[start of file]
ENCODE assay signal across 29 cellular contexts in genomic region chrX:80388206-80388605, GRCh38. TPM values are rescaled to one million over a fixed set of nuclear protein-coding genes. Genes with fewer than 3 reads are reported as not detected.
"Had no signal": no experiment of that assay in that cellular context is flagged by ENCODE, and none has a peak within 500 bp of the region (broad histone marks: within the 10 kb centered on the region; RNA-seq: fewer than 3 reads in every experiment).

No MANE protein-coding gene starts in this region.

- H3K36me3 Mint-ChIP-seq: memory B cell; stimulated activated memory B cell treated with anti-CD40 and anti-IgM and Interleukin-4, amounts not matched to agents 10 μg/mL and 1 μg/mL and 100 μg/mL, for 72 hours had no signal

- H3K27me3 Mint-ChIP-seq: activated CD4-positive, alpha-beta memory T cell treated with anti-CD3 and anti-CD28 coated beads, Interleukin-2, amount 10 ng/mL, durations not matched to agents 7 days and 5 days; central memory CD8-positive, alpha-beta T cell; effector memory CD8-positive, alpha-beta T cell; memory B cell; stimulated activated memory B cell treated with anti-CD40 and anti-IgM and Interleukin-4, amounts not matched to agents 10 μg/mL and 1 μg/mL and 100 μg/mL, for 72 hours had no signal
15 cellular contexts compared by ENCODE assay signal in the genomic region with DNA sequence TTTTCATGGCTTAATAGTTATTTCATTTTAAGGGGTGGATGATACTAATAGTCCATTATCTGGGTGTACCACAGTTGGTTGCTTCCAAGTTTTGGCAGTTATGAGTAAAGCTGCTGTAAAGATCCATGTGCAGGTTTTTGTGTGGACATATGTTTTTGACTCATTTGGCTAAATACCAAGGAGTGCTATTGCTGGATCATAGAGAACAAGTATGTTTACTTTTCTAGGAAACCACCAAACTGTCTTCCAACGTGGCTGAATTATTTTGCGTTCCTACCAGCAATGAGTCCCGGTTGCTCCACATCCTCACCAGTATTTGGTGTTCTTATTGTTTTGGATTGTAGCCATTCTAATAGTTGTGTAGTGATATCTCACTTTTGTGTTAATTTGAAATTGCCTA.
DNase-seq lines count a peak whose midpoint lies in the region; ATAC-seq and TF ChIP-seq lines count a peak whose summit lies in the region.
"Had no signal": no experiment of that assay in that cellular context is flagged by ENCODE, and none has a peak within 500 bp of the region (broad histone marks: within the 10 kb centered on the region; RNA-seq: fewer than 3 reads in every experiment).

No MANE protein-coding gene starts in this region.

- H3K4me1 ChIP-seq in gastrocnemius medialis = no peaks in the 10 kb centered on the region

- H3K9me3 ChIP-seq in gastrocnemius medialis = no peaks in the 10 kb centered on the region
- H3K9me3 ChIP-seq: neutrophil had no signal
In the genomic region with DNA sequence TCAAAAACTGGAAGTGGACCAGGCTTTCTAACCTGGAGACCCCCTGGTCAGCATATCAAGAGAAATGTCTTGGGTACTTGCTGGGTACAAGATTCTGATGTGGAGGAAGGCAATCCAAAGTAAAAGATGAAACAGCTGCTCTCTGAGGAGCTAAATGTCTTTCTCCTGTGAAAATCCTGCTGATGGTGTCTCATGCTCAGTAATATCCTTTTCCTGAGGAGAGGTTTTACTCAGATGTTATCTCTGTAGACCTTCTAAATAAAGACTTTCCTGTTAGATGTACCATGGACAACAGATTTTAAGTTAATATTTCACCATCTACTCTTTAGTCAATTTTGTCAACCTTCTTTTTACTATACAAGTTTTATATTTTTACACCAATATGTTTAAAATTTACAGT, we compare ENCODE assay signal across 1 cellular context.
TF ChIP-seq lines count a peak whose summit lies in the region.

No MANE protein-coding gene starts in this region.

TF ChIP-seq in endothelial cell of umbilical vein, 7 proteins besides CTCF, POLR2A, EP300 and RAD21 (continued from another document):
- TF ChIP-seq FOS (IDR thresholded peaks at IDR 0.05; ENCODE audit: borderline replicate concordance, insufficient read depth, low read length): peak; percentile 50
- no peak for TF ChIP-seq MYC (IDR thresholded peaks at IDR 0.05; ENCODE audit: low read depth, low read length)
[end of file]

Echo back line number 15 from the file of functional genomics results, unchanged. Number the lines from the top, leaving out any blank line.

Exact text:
No MANE protein-coding gene starts in this region.